Stonehenge and sacred geography

Just this week you found out that there is another collection of stones near Stonehenge. 4,000 years ago it was built. And it is covered with earth. Why? Nobody knows. It is not excavated yet. Scholars have been tracing it down for years using remote sensing and geophysical tomography.

Stonehenge ikea


The monoliths are buried in the ground. What is more attractive and mysterious as a hidden landscape of stones. Did they create a gate towards Stonehenge? Did they fence off the natural avenue that Stonehenge formed with Durrington Wall? There is something magical about stones. Some people claim stones vibrate energy that can heal. But the gigantic stones once moved by human beings are simply impressive.

The magic of stones

For years I wanted to visit Stonehenge. The mystical place where the sun was honored and the turning of seasons was celebrated. Paul Deveraux writes in his book Sacred Geography:

Sacred Geography

The Stonehenge Riverside project took place between 2003 and 2009. A little more light has been shed on the sacred geography of the area as a result… When the mosaic pieces of archeological findings were put together, a picture emerged of a place being used to celebrate the recent dead and the river Avon being used as a link with Stonehenge, a place of the ancestors’.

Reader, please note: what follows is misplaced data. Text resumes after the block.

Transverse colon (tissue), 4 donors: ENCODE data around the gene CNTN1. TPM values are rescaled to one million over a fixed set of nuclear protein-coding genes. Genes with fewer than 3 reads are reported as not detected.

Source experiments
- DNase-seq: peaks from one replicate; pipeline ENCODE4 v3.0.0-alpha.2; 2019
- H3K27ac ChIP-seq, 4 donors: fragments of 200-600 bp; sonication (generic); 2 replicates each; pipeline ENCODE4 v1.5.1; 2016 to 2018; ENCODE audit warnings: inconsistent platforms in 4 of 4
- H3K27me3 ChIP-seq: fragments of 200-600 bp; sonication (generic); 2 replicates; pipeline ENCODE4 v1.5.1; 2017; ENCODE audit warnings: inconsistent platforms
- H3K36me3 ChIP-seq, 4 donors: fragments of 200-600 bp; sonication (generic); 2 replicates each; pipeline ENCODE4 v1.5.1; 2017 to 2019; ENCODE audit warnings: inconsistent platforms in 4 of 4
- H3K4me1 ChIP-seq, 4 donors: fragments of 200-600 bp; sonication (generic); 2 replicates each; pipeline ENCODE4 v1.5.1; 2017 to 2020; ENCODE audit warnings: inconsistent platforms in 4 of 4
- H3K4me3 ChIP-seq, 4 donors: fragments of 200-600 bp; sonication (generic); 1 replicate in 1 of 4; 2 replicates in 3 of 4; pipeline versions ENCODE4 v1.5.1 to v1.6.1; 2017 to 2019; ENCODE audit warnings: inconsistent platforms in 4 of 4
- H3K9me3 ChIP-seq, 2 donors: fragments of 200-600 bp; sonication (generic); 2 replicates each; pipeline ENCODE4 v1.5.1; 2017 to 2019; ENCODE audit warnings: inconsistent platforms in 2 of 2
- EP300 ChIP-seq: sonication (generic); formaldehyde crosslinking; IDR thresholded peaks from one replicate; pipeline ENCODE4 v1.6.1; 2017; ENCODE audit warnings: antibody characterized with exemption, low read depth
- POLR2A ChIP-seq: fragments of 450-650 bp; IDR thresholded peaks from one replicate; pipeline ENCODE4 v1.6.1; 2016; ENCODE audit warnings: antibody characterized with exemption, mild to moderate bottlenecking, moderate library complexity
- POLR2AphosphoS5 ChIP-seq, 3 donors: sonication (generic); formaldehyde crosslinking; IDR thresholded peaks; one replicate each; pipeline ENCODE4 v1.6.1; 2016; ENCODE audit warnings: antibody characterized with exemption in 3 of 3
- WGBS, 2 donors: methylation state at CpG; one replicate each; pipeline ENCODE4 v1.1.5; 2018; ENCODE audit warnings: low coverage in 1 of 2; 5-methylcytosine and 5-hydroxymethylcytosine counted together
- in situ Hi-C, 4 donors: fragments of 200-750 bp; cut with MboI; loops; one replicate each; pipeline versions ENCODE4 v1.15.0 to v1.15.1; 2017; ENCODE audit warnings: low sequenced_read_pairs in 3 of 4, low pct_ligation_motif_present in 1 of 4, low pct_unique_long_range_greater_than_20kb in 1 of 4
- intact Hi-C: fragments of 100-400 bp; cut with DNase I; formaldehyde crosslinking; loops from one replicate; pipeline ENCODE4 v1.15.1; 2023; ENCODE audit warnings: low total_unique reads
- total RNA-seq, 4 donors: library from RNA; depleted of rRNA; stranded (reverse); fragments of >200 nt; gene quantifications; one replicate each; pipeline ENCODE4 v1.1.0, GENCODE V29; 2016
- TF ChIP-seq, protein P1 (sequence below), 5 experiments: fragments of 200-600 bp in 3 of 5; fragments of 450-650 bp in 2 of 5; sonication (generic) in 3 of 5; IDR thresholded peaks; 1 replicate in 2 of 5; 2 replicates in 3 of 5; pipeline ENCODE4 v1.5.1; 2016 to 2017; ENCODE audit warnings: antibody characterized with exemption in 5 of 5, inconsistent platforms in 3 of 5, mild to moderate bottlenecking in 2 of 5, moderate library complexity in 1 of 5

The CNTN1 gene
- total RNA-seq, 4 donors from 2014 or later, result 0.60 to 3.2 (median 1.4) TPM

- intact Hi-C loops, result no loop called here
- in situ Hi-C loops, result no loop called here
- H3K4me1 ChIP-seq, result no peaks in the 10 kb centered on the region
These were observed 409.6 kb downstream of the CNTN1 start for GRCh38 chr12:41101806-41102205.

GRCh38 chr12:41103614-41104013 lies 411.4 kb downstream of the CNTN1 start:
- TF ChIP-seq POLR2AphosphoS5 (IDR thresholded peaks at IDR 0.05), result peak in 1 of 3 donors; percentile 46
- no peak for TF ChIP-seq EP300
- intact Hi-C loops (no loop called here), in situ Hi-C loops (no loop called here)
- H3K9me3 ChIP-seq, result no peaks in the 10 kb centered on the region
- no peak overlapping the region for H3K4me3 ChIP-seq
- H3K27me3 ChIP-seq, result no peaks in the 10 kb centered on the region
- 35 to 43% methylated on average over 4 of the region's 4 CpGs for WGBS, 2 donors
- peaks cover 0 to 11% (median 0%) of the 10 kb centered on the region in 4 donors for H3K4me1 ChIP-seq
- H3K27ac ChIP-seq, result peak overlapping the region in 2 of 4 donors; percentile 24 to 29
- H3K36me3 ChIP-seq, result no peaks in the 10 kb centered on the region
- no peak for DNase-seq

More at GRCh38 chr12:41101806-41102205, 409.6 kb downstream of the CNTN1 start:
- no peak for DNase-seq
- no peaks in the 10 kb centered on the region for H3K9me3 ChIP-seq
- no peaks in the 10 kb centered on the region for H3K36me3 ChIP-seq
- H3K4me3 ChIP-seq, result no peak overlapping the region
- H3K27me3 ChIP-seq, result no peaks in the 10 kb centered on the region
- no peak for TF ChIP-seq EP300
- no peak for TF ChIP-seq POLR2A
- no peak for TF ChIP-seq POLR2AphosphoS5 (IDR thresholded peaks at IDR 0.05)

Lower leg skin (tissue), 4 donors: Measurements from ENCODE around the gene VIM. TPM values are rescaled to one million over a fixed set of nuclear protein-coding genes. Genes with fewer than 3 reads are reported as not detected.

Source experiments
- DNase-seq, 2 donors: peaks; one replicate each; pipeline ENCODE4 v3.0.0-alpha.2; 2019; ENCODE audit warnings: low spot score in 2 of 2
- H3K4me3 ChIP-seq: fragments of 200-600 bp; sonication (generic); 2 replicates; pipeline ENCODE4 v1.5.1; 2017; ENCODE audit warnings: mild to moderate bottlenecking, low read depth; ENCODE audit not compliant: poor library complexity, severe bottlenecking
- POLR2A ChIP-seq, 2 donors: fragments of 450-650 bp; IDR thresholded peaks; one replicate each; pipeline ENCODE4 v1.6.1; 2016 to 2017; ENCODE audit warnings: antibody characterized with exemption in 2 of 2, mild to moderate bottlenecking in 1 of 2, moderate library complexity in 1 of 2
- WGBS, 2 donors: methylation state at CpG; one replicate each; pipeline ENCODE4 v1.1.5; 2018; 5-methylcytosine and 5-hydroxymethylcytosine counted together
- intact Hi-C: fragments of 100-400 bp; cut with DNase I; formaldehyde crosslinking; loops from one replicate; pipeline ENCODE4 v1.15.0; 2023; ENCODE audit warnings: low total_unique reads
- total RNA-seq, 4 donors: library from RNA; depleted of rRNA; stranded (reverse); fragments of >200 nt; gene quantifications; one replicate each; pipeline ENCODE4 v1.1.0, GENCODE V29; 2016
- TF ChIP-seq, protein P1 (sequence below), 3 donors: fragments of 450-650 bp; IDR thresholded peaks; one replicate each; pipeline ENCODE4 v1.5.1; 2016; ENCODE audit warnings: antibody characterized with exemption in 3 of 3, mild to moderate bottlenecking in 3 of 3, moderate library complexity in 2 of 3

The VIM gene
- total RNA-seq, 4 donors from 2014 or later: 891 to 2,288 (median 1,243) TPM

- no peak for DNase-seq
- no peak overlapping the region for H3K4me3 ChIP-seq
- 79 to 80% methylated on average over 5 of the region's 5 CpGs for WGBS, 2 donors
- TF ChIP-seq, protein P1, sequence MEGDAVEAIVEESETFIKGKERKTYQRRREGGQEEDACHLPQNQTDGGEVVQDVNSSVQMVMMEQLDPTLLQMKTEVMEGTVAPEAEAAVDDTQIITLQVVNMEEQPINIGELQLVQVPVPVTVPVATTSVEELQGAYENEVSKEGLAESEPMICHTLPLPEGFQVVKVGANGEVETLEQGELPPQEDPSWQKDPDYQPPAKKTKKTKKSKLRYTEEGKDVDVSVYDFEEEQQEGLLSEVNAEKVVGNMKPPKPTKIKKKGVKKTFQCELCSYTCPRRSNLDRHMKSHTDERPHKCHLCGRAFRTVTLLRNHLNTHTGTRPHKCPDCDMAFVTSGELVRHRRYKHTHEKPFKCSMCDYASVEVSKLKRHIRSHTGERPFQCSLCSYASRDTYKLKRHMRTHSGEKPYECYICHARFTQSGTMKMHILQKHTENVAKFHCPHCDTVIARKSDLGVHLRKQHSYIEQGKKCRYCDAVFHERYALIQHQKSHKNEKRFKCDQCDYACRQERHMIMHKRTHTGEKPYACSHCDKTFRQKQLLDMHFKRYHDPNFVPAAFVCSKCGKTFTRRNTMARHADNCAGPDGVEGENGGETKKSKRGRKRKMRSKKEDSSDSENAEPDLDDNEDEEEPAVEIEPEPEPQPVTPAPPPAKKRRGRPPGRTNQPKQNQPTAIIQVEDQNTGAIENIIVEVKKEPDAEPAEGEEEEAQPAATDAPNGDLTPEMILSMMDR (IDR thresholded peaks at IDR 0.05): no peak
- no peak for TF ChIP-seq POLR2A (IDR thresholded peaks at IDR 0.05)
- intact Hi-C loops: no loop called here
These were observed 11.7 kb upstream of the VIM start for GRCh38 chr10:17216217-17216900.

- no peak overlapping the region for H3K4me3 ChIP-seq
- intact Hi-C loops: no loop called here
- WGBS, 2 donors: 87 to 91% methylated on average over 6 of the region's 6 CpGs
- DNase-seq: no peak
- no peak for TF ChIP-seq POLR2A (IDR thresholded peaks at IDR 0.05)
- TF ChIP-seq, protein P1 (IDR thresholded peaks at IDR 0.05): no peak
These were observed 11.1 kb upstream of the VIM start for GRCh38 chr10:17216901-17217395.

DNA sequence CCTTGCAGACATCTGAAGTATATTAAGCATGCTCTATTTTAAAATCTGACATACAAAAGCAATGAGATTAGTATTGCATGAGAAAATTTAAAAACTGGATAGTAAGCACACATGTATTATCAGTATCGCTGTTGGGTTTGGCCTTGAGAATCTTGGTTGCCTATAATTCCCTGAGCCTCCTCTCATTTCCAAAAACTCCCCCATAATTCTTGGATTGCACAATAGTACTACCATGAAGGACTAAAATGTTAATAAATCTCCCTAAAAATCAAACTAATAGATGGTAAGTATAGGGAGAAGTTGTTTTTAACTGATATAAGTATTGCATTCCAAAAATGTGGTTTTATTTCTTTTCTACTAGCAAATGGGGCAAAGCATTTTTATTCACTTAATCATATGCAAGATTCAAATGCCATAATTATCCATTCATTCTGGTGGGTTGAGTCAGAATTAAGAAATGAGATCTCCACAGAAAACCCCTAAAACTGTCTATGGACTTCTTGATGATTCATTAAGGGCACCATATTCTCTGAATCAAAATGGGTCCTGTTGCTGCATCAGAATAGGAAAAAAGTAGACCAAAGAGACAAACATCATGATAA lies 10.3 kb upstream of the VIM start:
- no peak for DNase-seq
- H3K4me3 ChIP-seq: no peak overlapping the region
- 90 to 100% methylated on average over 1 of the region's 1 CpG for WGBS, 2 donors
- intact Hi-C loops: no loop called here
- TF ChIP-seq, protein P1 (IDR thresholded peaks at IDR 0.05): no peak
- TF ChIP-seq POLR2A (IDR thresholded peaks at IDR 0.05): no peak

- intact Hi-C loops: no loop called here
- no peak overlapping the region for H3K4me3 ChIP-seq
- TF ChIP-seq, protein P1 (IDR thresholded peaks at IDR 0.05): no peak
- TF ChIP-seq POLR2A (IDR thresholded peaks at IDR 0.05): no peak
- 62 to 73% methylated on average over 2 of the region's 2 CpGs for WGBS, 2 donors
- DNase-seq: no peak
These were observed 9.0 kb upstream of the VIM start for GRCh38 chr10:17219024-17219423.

Mike Pearson

The Riverdale project was led by Mike Pearson, professor of archaeology at Sheffield University. He led the Stonehenge Riverside Project from 2003 to 2009. He has appeared in Stonehenge, a decade of discovery.



Stones used to build it are not only from the area but also from the Preseli hills in Wales. In that way uniting two ancestral circles in England. He explains how ancestors, astronomy and the mid winter sunset are the most important features of the magic of Stonehenge.

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